WASHINGTON — WASHINGTON -- The Montgomery County chapter of the NAACP charged yesterday that GEICO, the Chevy Chase-based insurance giant, systematically refuses to insure many Baltimore and Washington neighborhoods because they are predominantly poor and black.
W. Gregory Wims, the Montgomery chapter president, said the company has tried to avoid writing auto and homeowner's insurance policies for inner-city residents in Baltimore and Washington, a discriminatory practice known as "redlining."
"Employees are trained not to write policies," said Mr. Wims. "Our research shows that hundreds of Baltimore residents have been denied insurance."
"Their mentality is that they just don't want business in Baltimore," said Charles Beckwith, a former GEICO underwriter who appeared at the news conference. After two years with the company, Mr. Beckwith was fired last week -- allegedly for complaining of biased underwriting and personnel policies there.
Officials at the Government Employees Insurance Co. (GEICO), the third-largest auto insurer in Maryland and fifth-largest in the nation, rejected the charges as completely false.
"They can say that, but if you look at the numbers, it's just not true," said August Alegi, a GEICO group vice president.
"We insure a larger percentage of people in Baltimore than we do in other areas of the state."
Mr. Alegi said that roughly 20 percent of GEICO's Maryland auto insurance policies are in the city of Baltimore, which contains about 15 percent of the state's population. "We don't redline, and there is no evidence that we do," he said.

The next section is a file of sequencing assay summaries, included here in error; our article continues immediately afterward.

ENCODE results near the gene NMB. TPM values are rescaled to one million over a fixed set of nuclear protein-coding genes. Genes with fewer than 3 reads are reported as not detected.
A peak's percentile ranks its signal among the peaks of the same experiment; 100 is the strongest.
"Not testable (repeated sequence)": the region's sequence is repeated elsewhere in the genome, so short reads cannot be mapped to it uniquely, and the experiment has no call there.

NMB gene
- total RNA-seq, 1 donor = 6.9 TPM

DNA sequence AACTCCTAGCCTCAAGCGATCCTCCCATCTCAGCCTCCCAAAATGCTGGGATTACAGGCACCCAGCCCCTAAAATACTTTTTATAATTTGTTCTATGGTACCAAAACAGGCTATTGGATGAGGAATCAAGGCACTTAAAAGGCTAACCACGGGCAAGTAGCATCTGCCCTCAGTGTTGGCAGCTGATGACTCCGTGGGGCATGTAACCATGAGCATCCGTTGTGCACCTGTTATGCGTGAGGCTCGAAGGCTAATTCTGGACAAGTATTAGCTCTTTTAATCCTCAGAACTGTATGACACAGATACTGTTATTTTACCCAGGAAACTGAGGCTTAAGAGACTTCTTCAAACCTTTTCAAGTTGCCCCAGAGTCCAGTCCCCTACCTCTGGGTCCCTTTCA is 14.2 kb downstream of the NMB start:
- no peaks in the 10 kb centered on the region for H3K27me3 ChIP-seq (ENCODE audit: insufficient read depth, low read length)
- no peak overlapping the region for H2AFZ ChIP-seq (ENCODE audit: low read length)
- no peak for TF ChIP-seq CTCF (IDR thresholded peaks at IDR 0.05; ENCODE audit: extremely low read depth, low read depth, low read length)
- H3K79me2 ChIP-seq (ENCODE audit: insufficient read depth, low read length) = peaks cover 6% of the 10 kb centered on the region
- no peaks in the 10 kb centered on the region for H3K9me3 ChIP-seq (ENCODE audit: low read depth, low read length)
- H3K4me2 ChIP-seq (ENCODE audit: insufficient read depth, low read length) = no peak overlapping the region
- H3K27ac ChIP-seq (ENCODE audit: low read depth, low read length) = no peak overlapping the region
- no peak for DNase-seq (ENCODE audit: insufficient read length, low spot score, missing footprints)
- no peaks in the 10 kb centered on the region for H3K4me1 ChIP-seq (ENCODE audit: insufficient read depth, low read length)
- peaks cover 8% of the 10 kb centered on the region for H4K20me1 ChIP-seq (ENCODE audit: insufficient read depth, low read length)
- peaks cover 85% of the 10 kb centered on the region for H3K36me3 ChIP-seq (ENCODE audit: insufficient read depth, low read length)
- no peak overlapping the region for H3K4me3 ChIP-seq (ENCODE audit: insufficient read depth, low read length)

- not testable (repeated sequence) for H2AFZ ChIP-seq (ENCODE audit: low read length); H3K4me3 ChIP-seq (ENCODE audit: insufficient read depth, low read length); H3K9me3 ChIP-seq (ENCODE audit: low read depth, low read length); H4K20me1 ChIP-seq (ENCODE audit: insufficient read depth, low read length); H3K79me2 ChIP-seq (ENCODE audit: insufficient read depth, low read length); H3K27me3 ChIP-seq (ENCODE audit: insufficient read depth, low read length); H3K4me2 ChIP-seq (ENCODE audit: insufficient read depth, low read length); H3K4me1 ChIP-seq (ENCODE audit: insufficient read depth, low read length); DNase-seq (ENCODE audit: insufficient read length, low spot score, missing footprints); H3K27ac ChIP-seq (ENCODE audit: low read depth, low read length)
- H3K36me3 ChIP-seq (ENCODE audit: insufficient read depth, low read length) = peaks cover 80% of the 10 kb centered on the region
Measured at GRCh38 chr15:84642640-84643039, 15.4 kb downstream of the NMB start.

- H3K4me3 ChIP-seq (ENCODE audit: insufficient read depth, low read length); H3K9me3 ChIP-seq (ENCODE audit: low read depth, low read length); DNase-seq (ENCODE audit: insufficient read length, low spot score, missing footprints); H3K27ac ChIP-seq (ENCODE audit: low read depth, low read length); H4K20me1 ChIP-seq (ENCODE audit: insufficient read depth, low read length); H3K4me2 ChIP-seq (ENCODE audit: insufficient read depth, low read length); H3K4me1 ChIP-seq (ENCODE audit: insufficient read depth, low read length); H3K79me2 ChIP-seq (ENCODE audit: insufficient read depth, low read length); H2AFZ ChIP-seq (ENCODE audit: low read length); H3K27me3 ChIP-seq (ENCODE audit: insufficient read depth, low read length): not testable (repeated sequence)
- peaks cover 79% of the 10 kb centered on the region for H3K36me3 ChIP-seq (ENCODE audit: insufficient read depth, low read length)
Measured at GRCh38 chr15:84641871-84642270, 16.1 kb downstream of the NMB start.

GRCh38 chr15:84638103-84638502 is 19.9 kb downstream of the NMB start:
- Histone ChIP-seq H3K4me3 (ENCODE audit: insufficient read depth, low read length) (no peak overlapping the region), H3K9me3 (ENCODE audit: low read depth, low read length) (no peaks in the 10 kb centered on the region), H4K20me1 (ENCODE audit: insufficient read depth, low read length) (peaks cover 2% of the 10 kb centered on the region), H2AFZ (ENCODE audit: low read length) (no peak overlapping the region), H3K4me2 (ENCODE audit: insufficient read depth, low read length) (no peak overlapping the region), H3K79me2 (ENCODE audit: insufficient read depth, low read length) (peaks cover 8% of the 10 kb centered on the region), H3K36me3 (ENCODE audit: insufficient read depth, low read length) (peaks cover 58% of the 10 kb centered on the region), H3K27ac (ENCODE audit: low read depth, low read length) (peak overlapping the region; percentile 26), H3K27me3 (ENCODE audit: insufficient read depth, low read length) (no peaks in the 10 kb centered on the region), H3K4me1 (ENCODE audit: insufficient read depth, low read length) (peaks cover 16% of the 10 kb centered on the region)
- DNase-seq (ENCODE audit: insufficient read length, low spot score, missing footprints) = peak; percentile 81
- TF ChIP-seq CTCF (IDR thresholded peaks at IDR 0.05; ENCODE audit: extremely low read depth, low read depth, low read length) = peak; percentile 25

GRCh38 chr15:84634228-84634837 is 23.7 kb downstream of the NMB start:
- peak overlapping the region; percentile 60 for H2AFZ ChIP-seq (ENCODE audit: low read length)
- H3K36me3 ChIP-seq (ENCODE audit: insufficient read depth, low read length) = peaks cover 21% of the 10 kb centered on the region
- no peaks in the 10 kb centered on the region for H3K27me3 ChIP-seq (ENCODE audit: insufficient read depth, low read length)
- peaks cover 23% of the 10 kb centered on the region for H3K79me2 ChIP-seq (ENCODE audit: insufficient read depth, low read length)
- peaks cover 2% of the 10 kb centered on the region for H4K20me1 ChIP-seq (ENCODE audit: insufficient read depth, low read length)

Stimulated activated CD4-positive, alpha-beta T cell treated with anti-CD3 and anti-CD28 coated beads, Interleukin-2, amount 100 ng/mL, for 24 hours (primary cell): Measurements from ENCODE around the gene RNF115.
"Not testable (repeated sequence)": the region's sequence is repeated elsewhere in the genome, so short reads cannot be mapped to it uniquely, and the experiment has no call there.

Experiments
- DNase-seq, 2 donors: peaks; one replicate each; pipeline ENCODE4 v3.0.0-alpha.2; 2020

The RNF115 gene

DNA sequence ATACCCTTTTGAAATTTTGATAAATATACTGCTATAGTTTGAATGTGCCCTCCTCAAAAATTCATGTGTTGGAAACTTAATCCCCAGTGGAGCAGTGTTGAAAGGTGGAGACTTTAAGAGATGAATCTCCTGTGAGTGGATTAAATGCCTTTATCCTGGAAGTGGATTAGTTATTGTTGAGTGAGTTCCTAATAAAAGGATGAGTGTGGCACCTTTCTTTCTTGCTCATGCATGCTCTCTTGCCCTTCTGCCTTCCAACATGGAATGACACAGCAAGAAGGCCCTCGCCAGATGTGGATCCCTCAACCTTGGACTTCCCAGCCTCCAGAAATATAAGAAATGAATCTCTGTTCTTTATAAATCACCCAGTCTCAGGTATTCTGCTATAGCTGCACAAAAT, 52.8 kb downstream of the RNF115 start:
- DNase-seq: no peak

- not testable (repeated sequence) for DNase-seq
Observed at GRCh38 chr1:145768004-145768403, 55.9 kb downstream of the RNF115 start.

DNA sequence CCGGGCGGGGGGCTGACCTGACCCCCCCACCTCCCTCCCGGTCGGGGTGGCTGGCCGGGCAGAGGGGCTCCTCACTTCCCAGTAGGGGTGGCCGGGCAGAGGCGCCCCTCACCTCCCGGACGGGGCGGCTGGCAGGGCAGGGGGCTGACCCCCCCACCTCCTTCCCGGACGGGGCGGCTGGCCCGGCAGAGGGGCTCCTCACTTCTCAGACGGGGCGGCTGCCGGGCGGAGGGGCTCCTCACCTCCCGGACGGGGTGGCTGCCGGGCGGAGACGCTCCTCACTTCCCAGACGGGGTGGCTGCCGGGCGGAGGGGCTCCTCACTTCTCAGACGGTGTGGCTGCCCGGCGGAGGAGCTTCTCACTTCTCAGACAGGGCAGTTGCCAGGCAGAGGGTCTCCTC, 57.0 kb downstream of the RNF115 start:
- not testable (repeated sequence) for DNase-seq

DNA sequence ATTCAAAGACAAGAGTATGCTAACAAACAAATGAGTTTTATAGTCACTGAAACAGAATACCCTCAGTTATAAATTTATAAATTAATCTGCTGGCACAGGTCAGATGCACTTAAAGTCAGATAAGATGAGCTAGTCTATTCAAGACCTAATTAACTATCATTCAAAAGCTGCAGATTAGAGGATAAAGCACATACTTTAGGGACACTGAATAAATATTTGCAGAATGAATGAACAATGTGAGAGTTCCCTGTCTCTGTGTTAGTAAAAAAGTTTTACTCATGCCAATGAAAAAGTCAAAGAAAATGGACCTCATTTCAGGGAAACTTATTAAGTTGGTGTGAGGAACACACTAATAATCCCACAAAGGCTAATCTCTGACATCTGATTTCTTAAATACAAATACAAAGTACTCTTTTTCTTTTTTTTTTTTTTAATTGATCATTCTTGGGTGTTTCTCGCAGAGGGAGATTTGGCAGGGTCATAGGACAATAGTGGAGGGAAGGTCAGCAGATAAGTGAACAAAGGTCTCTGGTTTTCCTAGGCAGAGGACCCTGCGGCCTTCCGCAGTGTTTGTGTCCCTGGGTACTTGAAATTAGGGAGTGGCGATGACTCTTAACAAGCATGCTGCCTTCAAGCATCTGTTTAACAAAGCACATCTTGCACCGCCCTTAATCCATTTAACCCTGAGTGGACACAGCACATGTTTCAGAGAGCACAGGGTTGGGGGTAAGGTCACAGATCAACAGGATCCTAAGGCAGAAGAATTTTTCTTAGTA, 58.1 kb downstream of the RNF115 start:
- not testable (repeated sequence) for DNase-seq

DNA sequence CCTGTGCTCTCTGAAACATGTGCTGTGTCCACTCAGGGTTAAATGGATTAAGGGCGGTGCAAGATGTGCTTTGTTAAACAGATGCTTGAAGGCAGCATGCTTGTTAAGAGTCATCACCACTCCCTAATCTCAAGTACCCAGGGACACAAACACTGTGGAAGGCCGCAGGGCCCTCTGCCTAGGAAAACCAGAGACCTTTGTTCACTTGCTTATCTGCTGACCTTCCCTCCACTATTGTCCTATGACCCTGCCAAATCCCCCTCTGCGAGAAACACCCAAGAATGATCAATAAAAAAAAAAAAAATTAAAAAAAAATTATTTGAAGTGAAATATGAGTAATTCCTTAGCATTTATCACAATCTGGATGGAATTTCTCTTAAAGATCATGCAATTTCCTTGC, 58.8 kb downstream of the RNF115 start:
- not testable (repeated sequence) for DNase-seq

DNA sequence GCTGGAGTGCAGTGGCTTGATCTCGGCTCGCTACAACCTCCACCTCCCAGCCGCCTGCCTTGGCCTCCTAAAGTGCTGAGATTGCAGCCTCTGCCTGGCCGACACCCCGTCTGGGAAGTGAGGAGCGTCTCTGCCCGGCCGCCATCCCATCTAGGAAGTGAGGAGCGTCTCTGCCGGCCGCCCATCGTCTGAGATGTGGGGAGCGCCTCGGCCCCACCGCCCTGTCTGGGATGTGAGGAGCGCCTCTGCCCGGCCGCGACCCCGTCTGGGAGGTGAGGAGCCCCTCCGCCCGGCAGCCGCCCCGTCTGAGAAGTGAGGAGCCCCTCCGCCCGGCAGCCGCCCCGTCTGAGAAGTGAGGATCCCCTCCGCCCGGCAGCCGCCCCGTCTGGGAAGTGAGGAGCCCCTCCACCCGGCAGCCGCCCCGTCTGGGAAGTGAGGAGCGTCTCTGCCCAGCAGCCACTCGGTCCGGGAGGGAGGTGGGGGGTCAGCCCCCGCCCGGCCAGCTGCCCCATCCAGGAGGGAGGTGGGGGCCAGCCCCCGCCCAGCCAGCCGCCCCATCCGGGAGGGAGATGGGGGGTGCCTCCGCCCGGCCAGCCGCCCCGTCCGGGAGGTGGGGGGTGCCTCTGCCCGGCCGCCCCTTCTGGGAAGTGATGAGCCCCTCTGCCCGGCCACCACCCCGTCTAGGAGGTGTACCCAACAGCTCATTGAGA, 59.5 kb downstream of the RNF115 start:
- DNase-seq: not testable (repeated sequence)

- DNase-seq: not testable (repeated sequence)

Mr. Alegi explained that rates do tend to be higher in Baltimore city and county than in other parts of Maryland because people there "often go to lawyers more, and file more expensive claims."
Jean Bienemann, associate commissioner for property casualty insurance for the Maryland Insurance Administration, said no charges against GEICO had been filed with the agency. "We don't have any evidence that they redlined," she said.
Robert Willis, insurance commissioner for the District of Columbia, said his office would investigate GEICO's activities in Washington to see if the claims of racial discrimination were accurate.
Rep. Albert R. Wynn, a Democrat from Prince George's County, said he has written to GEICO's president, outlining the charges and asking for a response.
At the news conference, some African-Americans currently and formerly employed by GEICO maintained that the company discriminated against them and has been insensitive to the needs of black employees. Mr. Wims said the company fails to adequately promote African-Americans in what he termed a "sticky-floor syndrome."
"They may hire [blacks], but they're stuck on the floor," said Mr. Wims, who heads a National Association for the Advancement of Colored People task force on employment discrimination. The NAACP's Montgomery chapter is planning to march on GEICO's Chevy Chase headquarters Saturday morning to protest the alleged discrimination there.
GEICO employs about 2,700 workers at its headquarters, 30 percent of whom are black, he said. Mr. Alegi said that 20 percent of GEICO's managers and officers are black and added that two of the company's 11 directors are African-American. "We have an outstanding record," he said.
Baltimore City Council President Mary Pat Clarke filed a complaint with the Maryland Human Relations Commission maintaining that GEICO illegally charged exorbitant rates in certain areas of the city.
In a separate case, the East Baltimore chapter of the Association of Community Organizations for Reform Now (ACORN) accused the Allstate insurance company of discriminating against selected Baltimore neighborhoods in writing homeowner's policies.